Roger V. Ranjendro Dutt. The court held that, The complained of should, under the consequences, be legally wrongful, as regard the part complaining. That is’it must prejudicially affect him in some right, merely that it will however directly do harm in his interest is not enough.
So, therefore, duty must be from the very first must fixed by law. But if an act has been done by a person involuntarily or under the influence of pressing danger, he will not be deemed to have committed a breach of legal duty. Again if an act or omission is done under some lawful excuse, it would not amount to breach of legal duty or a wrongful act. For example, a police officer in following a thief trespassed the land of Mr. B. Here the police officer will not be deemed to have committed a breach of legal duty because of lawful excuse or justification.
The crucial test of a breach of legal duty or a legally wrongful act or omission, however, is its prejudicial effect on its legal right of another person which is dealt with under the heading legal damage i.e., “infringement of private legal right”, the second essential of tort. Because without injuria (i.e., infringement of private legal right) a person does not become a tort- feasor, although he might have committed a breach of legal duty. For example, driving of a motor-cycle on the wrong side is a breach of legal duty and is not actionable in tort unless somebody is injured.
Legal Damage :-
In general, a tort consists of some act done by a person who causes injury to another, for which damages are claimed by the latter against the former. In this connection we must have a clear notion with regard to the words damage and damages.
The word damage is used in the ordinary sense of injury or loss or deprivation of some kind, whereas damages mean the compensation claimed by the injured party and awarded by the court.
Damages are claimed and awarded by the court to the parties. The word injury is strictly limited to an actionable wrong, while damage means loss or harm occurring in fact, whether actionable as an injury or not.
The real significance of a legal damage is illustrated by two maxims, namely, Damnum Sine Injuria and Injuria Sine Damno.
(i) Damnum Sine Injuria (Damage Without Injury)
There are many acts which though harmful are not wrongful and give no right of action to him who suffers from their effects. Damage so done and suffered is called Damnum Sine Injuria or damage without injury. Damage without breach of a legal right will not constitute a tort. They are instances of damage suffered from justifiable acts. An act or omission committed with lawful justification or excuse will not be a cause of action though it results in harm to another as a combination in furtherance of trade interest or lawful user of one’s own premises.
In Gloucester Grammar School Master Case , it had been held that the plaintiff school master had no right to complain of the opening of a new school. The damage suffered was mere damnum absque injuria or damage without injury. Acton v. Blundell , in which a mill owner drained off underground water running into the plaintiff’s well, fully illustrate that no action lies fro mere damage, however substantial, caused without the violation of some right.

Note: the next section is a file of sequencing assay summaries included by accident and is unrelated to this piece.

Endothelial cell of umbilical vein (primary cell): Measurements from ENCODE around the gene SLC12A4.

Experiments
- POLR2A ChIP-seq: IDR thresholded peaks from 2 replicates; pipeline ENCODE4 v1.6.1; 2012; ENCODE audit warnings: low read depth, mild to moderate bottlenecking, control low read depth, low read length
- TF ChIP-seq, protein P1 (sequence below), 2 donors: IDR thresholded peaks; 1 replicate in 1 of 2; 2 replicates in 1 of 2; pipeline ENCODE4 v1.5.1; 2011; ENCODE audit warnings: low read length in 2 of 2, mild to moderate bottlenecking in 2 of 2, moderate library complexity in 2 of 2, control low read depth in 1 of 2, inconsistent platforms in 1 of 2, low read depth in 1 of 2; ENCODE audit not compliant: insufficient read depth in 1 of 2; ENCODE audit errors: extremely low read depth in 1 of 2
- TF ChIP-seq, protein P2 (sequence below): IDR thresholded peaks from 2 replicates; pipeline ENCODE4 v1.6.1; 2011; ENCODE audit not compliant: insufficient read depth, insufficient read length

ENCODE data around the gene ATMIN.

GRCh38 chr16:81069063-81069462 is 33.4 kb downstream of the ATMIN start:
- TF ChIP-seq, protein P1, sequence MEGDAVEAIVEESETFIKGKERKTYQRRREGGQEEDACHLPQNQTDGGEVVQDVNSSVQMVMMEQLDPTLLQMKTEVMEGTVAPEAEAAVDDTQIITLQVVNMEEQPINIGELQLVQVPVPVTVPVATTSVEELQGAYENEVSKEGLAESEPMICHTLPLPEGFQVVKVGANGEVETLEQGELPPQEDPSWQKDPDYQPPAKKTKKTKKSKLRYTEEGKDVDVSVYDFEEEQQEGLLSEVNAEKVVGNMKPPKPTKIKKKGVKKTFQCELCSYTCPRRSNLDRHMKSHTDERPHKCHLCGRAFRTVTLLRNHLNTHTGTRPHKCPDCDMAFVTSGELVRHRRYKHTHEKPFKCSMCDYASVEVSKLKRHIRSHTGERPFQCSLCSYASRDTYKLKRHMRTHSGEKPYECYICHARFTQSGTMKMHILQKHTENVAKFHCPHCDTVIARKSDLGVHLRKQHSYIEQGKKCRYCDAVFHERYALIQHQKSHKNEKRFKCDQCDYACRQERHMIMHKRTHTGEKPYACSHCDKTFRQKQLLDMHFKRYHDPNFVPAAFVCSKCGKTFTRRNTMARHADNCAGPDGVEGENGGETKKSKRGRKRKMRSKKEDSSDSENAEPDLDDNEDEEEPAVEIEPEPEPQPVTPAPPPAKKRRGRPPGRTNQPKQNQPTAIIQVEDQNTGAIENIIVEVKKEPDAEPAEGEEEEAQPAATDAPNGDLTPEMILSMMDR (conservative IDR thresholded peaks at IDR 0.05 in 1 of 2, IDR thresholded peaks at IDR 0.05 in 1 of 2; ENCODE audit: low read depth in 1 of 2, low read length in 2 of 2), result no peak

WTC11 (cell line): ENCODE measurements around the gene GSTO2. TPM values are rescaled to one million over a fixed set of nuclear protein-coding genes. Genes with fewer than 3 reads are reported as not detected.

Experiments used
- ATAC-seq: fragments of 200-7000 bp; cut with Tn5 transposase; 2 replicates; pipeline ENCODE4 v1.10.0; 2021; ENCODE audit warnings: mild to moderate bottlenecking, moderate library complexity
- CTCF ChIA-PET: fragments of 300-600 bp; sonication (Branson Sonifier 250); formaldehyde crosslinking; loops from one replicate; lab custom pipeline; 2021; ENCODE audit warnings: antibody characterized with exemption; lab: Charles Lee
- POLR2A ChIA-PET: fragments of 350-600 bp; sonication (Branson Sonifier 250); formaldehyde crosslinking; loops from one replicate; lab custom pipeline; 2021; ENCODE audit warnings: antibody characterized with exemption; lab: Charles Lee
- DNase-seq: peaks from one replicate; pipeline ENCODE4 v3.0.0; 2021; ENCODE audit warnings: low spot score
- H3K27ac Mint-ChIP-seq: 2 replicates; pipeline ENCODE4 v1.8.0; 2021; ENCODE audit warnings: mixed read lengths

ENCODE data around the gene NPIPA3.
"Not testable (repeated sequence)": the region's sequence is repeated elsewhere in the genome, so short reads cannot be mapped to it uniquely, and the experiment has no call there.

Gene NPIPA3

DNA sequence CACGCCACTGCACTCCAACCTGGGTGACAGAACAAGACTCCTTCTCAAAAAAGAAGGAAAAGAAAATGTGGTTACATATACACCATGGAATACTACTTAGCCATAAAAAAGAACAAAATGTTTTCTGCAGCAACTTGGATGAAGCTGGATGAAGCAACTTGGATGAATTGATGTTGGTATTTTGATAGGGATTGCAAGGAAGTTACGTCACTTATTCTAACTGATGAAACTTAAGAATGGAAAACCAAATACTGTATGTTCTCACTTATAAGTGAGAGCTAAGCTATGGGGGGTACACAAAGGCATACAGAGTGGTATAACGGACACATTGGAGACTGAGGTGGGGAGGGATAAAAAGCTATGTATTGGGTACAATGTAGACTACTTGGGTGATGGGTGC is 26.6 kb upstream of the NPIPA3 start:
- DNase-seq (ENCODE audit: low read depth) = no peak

There are moral wrongs for which the law gives no remedy, though they cause great loss or detriment. Los or detriment is not a good ground of action unless it is the result of a species of wrong of which the law takes no cognizance.
(ii) Injuria Sine Damno ( injury without damage
This means an infringement of a legal private right without any actual loss or damage. In such a case the person whose right has been infringed has a good cause of action. It is not necessary for him to prove any special damage because every injury imports a damage when a man in hindered of his right. Every person has an absolute right to property, to the immunity of his person, and to his liberty, and an infringement of this right is actionable per se. actual perceptible damage is not, therefore, essential as the foundation of an action. It is sufficient to show the violation of a right in which case the law will presume damage. Thus in cases of assault, battery, false imprisonment, libel, trespass on land, etc., the mere wrongful act is actionable without proof of special damage. The court is bound to award to the plaintiff at least nominal damages if no actual damage is proved.
This principle was firmly established by the election case of Ashby v. White, in which the plaintiff was wrongfully prevented from exercising his vote by the defendants, returning officers in parliamentary election. The candidate for whom the plaintiff wanted to give his vote had come out successful in the election. Still the plaintiff brought an action claiming damages against the defendants for maliciously preventing him from exercising his statutory right of voting in that election. The plaintiff was allowed damages by Lord Holt saying that there was the infringement of a legal right vested in the plaintiff.
Legal Remedy :-
The law of torts is said to be a development of the maxim ‘ubi jus ibi remedium’ or ‘there is no wrong without a remedy’. If a man has a right, he must of necessity have a means to vindicate and maintain it and a remedy if he is injured in the exercise or enjoyment of it; and indeed it is a vain thing to imagine a right without remedy; want of right and want of remedy are reciprocal.
Where there is no legal remedy there is no wrong. But even so the absence of a remedy is evidence but is not conclusive that no right exists.
Therefore if we mathematically try to explain tort, the following formula is deducible: Wrongful act + Legal damage + Legal remedy= Torts.